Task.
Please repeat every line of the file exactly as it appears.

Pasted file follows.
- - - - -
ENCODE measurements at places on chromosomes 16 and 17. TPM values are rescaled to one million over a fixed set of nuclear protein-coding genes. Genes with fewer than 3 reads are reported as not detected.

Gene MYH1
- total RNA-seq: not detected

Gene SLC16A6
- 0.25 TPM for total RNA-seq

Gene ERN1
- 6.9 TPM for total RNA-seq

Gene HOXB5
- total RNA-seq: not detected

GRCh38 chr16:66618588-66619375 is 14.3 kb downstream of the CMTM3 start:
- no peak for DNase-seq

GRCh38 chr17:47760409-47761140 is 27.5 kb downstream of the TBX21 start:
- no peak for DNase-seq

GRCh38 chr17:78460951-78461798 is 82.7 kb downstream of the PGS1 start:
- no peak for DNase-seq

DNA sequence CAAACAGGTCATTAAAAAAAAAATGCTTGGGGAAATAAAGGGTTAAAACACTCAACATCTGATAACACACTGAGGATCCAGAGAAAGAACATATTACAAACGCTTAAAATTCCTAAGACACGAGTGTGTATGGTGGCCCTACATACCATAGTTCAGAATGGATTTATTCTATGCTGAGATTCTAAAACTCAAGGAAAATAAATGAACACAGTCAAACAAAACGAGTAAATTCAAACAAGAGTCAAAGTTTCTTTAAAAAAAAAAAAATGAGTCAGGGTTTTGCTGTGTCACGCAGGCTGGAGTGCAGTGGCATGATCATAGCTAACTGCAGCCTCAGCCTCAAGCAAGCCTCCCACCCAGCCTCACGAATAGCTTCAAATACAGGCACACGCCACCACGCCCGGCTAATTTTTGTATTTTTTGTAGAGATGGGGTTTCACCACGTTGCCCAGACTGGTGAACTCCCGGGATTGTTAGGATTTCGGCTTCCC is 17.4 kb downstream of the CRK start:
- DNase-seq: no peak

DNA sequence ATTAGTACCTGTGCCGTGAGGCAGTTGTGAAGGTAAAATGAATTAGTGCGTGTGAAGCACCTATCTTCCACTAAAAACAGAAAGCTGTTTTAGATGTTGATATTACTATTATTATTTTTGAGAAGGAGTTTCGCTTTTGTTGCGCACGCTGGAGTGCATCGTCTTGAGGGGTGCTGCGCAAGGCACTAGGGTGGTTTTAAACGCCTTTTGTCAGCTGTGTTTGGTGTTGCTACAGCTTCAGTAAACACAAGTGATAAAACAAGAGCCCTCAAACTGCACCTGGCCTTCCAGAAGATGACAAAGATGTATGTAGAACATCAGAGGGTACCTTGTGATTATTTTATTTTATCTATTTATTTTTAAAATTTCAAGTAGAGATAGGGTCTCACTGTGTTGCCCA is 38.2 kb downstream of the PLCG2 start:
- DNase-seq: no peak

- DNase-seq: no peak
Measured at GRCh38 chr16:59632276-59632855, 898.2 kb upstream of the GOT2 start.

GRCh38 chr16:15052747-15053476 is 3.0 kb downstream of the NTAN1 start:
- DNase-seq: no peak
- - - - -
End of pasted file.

ENCODE measurements at places on chromosomes 16 and 17. TPM values are rescaled to one million over a fixed set of nuclear protein-coding genes. Genes with fewer than 3 reads are reported as not detected.

Gene MYH1
- total RNA-seq: not detected

Gene SLC16A6
- 0.25 TPM for total RNA-seq

Gene ERN1
- 6.9 TPM for total RNA-seq

Gene HOXB5
- total RNA-seq: not detected

GRCh38 chr16:66618588-66619375 is 14.3 kb downstream of the CMTM3 start:
- no peak for DNase-seq

GRCh38 chr17:47760409-47761140 is 27.5 kb downstream of the TBX21 start:
- no peak for DNase-seq

GRCh38 chr17:78460951-78461798 is 82.7 kb downstream of the PGS1 start:
- no peak for DNase-seq

DNA sequence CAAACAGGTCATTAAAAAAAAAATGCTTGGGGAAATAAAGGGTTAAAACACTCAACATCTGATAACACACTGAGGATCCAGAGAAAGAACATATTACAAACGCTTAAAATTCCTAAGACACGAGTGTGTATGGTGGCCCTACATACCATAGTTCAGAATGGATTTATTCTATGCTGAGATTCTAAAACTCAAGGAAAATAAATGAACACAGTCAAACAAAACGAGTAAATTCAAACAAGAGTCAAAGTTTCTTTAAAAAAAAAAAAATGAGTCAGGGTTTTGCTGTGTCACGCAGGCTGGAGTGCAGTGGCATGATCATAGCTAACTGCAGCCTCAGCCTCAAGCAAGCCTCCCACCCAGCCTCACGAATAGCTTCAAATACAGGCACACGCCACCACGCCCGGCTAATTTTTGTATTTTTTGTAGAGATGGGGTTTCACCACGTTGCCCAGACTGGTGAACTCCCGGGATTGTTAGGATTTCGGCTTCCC is 17.4 kb downstream of the CRK start:
- DNase-seq: no peak

DNA sequence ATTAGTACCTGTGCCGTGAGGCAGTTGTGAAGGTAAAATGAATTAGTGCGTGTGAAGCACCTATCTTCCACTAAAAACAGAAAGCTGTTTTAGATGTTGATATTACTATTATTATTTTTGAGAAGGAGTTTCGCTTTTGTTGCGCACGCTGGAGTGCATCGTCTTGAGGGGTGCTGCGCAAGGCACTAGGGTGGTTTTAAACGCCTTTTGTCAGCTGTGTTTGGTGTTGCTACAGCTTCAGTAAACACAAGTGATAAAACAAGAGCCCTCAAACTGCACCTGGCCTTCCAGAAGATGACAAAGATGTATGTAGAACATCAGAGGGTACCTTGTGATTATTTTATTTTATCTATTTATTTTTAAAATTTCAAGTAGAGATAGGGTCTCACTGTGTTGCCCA is 38.2 kb downstream of the PLCG2 start:
- DNase-seq: no peak

- DNase-seq: no peak
Measured at GRCh38 chr16:59632276-59632855, 898.2 kb upstream of the GOT2 start.

GRCh38 chr16:15052747-15053476 is 3.0 kb downstream of the NTAN1 start:
- DNase-seq: no peak